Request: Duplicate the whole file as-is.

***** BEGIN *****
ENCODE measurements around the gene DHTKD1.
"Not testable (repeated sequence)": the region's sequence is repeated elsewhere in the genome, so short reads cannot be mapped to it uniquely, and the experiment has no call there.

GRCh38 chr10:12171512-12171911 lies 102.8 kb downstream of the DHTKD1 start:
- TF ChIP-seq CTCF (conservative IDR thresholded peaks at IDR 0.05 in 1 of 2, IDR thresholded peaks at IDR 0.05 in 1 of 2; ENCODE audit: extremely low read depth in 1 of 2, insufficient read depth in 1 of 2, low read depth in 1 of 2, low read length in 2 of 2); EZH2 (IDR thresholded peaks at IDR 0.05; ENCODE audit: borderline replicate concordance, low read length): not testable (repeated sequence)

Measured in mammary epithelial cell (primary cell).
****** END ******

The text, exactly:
ENCODE measurements around the gene DHTKD1.
"Not testable (repeated sequence)": the region's sequence is repeated elsewhere in the genome, so short reads cannot be mapped to it uniquely, and the experiment has no call there.

GRCh38 chr10:12171512-12171911 lies 102.8 kb downstream of the DHTKD1 start:
- TF ChIP-seq CTCF (conservative IDR thresholded peaks at IDR 0.05 in 1 of 2, IDR thresholded peaks at IDR 0.05 in 1 of 2; ENCODE audit: extremely low read depth in 1 of 2, insufficient read depth in 1 of 2, low read depth in 1 of 2, low read length in 2 of 2); EZH2 (IDR thresholded peaks at IDR 0.05; ENCODE audit: borderline replicate concordance, low read length): not testable (repeated sequence)

Measured in mammary epithelial cell (primary cell).